Several years ago, I began to learn about what I would come to regard as one of the great crimes in human history, whereby millions of people in Africa and elsewhere were cynically allowed to die of Aids, while western governments and pharmaceutical companies blocked access to available low-cost medication. The outrage I felt as I discovered the details of this story was exceeded only by a deep sense of betrayal mixed with shame for not having known more about it in the first place.
Today, I find those feelings mirrored in audiences who see my film, Fire in the Blood, which, incredibly, is the first comprehensive account of this horrendous atrocity and how it was eventually halted. As anyone who knows anything about pharmaceuticals will tell you, the name of the game is monopoly. In the case of medicine, monopolies emanate from patents. Typically a patent lasts for 20 years, but drug companies are expert at getting them extended. As long as the monopoly is in place, the company selling the drug can essentially charge whatever they want for it. Pricing is unrelated either to the cost of production (normally a few pennies per pill) or how much was spent in development, but a simple calculation of how to maximise revenue. Though most western countries do have price controls, these typically only keep price levels consistent with other comparable countries, so restraints are minimal.
Why does society accept this? The narrative the industry has been immensely successful in selling is that it spends vast sums of money on research and development, that this R&D is very high risk, and that monopolies and high prices are a “necessary evil” needed to finance innovation of new medicines. These arguments do not hold up under scrutiny. 84% of worldwide funding for drug discovery research comes from government and public sources, against just 12% from pharma companies, which on average spend 19 times more on marketing than they do on basic research (paywalled link). When we screened our film at the Sundance festival last month, audiences were dismayed to learn how much of their tax money goes to discover medicines which are then sold back to them at monopoly prices nearly half of all Americans surveyed say they have trouble affording.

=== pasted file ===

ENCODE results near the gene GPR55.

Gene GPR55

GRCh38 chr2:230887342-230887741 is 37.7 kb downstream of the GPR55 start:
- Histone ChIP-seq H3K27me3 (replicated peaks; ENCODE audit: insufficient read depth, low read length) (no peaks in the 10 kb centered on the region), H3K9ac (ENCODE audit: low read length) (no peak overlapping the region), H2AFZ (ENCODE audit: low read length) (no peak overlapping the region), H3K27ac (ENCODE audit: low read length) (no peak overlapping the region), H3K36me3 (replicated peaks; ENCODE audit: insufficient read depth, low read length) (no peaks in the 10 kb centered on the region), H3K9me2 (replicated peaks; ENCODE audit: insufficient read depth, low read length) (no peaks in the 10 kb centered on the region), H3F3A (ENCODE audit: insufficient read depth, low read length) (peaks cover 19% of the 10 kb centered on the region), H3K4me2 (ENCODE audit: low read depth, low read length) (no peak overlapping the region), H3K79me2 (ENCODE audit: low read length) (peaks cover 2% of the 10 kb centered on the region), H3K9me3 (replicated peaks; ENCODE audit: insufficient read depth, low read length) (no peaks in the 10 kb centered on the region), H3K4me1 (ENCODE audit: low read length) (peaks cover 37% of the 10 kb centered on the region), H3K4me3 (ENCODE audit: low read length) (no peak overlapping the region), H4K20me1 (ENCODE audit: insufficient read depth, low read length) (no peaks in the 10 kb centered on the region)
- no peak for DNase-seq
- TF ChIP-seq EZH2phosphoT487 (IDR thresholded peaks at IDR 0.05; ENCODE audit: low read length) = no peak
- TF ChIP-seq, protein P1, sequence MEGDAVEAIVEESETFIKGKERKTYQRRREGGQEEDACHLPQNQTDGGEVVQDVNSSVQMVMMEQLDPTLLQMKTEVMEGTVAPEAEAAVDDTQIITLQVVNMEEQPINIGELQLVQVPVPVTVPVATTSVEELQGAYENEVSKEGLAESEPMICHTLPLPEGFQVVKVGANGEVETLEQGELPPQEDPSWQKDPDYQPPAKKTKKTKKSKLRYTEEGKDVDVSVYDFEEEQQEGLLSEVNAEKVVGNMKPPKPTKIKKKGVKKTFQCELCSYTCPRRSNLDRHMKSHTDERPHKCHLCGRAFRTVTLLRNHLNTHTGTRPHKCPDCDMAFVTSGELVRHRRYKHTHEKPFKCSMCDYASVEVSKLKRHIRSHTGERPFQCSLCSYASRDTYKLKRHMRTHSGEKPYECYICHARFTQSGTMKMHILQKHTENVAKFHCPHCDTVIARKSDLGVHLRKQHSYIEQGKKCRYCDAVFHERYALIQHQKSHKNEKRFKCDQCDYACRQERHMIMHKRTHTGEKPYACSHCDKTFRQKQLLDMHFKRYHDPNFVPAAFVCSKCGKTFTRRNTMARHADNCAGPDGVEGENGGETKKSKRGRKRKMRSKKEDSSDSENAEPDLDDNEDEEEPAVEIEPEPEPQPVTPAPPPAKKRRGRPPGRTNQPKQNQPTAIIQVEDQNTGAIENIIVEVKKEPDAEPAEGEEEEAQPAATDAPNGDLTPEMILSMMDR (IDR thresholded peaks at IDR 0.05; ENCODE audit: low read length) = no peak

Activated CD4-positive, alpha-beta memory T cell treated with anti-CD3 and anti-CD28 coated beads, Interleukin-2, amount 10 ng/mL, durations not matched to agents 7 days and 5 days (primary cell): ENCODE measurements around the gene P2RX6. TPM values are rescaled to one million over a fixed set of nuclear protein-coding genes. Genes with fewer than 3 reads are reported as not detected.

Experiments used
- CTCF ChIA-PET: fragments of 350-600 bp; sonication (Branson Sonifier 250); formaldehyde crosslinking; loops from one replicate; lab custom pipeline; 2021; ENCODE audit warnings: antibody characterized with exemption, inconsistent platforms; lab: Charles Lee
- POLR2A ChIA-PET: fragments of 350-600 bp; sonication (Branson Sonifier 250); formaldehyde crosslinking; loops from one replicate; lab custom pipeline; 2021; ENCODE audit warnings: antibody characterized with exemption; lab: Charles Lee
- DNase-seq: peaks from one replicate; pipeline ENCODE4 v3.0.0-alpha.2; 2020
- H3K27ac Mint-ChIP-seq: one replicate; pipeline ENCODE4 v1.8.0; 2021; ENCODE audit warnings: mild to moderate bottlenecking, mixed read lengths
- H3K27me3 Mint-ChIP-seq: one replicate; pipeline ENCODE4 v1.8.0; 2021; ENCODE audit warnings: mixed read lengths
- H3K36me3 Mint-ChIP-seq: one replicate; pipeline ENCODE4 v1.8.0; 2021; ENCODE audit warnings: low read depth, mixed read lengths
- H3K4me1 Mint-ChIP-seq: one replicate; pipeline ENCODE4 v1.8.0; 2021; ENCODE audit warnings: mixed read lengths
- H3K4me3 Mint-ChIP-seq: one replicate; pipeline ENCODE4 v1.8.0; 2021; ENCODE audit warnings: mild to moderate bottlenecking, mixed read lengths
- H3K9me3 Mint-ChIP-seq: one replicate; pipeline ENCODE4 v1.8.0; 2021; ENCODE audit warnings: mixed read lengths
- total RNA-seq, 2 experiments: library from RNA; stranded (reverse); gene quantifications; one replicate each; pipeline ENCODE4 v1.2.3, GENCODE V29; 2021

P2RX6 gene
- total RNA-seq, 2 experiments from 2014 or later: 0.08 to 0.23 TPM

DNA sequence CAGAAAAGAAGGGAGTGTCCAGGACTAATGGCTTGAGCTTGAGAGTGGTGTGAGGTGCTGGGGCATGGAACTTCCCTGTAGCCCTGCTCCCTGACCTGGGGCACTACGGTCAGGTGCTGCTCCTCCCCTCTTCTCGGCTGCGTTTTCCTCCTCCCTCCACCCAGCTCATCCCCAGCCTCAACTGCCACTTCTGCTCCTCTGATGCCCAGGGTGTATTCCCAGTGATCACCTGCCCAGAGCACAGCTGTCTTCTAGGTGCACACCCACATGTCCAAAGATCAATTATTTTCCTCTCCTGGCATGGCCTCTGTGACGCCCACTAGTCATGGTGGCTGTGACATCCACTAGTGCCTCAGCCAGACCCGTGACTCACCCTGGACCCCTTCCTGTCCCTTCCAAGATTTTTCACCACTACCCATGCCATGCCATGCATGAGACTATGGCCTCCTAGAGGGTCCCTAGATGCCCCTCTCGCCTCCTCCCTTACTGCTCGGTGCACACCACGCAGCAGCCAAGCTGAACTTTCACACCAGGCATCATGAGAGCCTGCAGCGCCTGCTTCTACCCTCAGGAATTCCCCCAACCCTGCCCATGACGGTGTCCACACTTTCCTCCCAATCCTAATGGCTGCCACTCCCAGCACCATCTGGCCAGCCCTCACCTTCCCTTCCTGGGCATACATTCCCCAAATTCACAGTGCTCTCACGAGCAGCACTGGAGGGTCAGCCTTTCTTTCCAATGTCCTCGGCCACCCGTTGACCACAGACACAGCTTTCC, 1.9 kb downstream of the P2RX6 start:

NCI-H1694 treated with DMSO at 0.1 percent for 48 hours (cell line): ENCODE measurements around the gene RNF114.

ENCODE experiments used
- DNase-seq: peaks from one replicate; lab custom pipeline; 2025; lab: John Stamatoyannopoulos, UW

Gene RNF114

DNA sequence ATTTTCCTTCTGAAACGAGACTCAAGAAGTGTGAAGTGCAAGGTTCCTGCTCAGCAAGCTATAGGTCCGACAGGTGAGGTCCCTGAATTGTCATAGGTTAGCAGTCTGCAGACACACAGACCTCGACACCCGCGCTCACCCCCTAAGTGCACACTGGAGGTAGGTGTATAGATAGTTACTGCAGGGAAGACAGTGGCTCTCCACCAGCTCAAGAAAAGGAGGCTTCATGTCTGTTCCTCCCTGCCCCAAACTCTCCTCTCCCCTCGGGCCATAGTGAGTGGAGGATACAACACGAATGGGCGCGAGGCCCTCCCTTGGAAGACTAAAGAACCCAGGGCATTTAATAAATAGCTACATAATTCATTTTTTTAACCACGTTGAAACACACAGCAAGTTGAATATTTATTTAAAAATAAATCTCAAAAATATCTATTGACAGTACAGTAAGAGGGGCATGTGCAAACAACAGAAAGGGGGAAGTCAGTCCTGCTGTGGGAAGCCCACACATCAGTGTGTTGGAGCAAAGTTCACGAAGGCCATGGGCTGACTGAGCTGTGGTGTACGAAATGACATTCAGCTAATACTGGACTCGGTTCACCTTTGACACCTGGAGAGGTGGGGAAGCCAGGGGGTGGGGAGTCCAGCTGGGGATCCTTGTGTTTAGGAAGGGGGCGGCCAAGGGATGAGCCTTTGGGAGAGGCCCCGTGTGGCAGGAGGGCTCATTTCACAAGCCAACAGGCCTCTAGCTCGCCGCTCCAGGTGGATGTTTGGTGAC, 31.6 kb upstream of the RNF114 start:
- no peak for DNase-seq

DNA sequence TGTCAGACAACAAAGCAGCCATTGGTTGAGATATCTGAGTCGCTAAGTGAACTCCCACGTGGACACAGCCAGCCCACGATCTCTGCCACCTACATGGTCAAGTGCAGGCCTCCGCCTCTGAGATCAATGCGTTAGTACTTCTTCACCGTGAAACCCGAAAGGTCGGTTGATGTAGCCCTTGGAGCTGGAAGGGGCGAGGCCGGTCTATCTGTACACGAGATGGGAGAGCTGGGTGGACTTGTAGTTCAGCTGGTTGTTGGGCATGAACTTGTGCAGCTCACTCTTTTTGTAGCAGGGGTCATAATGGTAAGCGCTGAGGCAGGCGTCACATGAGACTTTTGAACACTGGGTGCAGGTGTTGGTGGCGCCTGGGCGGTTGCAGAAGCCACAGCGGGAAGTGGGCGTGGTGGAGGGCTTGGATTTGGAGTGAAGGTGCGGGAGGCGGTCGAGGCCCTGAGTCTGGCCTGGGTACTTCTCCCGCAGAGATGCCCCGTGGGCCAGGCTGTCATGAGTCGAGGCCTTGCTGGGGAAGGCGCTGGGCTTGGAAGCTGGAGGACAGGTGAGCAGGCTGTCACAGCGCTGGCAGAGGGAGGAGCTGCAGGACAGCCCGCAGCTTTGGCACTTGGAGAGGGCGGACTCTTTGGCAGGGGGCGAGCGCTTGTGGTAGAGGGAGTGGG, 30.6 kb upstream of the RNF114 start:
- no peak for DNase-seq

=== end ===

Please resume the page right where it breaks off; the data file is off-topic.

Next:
In developing countries, where people typically pay for medicines out of pocket, the situation is far worse. Pharmaceutical company representatives have told me that in (relatively prosperous) South Africa, they price their products for the top 5% of the market, while in India their customer base might be just the top 1.5%. The rest of the population is of no interest. At the same time, drug companies are working tooth-and-nail to cut off supplies of lower-cost generic drugs originating in countries such as India, Brazil and Thailand, to make sure that they don’t miss out on a single customer who could possibly pay their sky-high prices.
At the industry’s behest, governments in the US and Europe use a dizzying variety of trade mechanisms, threats of sanctions and so on to curtail supplies of affordable medicine in the global south. The potential impact of these measures in human terms is nothing less than cataclysmic. As Peter Mugyenyi, director of Africa’s largest Aids treatment centre says: “We are on standby awaiting another bloodbath.”